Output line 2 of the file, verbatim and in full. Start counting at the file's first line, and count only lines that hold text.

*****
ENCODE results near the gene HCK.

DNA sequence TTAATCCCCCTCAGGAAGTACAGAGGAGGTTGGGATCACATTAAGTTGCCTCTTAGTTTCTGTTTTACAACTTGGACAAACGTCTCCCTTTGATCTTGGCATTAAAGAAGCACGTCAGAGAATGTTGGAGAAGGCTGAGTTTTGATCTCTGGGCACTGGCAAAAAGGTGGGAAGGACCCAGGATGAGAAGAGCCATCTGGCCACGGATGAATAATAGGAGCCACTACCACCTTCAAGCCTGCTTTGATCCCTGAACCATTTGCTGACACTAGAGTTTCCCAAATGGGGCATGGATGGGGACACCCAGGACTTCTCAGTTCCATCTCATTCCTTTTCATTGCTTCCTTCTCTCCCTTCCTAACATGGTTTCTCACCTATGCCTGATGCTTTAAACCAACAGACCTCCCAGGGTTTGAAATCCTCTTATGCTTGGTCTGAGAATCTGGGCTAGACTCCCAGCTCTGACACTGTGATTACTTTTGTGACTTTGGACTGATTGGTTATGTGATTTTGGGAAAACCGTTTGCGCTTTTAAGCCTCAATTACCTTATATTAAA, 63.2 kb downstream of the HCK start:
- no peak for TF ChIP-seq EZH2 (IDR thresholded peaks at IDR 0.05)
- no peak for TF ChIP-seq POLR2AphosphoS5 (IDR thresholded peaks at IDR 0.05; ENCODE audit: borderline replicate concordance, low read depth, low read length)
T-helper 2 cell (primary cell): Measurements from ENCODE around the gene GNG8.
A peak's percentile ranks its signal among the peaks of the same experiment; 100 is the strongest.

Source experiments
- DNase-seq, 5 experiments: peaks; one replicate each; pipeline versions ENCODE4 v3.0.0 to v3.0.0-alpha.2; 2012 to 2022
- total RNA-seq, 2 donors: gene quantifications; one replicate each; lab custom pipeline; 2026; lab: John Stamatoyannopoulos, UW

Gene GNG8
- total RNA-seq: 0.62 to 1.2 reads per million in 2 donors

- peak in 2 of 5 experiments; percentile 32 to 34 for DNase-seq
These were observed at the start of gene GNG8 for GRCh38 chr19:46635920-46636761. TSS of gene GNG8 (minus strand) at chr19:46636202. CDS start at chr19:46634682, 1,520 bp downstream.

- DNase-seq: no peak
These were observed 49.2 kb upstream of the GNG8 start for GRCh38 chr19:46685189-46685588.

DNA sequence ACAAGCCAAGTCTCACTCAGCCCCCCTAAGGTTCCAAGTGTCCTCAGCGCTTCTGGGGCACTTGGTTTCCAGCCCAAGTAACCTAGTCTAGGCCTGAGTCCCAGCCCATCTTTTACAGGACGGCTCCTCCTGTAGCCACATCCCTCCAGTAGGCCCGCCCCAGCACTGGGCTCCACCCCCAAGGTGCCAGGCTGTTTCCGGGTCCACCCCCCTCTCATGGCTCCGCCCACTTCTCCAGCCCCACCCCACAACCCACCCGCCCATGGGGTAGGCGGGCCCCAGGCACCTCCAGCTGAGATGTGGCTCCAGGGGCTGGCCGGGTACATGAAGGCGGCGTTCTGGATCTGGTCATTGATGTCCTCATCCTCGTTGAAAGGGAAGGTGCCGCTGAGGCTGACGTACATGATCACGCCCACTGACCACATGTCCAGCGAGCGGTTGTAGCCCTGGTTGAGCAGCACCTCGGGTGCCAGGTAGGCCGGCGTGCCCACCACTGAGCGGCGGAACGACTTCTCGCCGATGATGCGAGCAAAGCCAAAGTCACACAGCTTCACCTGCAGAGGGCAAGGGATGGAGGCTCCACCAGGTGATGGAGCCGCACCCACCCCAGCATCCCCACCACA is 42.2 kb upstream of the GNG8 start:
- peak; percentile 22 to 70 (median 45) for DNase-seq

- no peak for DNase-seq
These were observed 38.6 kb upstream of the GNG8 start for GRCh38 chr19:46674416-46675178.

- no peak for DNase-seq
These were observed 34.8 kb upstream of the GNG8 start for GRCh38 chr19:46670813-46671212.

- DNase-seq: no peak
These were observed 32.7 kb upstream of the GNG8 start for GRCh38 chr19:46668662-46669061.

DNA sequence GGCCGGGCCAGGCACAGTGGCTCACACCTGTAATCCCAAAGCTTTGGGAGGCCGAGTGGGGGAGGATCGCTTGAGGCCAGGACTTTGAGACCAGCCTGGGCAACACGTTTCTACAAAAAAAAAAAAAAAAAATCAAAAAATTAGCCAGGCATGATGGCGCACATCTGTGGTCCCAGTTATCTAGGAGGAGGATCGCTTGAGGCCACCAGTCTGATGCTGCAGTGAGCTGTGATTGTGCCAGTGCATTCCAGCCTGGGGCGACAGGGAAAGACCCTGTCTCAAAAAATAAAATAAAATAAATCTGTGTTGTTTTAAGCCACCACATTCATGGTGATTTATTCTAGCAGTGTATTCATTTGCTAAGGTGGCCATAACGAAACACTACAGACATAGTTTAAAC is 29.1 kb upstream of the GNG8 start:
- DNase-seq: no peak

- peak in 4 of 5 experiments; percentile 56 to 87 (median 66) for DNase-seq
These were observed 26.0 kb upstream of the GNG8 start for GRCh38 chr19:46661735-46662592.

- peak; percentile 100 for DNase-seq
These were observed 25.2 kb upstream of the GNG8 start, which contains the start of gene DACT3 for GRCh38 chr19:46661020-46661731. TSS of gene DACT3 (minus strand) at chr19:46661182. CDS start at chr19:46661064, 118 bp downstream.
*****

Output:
DNA sequence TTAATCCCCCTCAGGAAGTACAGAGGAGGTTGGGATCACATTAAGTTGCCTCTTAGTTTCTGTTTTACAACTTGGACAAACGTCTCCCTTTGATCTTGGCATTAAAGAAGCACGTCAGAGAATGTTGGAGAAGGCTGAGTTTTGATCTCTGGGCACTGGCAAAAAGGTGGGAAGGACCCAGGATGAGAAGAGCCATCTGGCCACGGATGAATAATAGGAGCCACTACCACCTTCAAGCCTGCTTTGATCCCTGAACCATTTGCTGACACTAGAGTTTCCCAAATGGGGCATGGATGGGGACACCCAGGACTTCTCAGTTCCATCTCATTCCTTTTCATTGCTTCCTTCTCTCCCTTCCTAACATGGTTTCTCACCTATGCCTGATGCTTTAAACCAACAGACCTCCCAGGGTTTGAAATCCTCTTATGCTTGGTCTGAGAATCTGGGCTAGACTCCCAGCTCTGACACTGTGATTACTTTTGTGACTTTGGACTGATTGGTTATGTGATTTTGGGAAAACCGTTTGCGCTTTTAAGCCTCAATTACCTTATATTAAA, 63.2 kb downstream of the HCK start: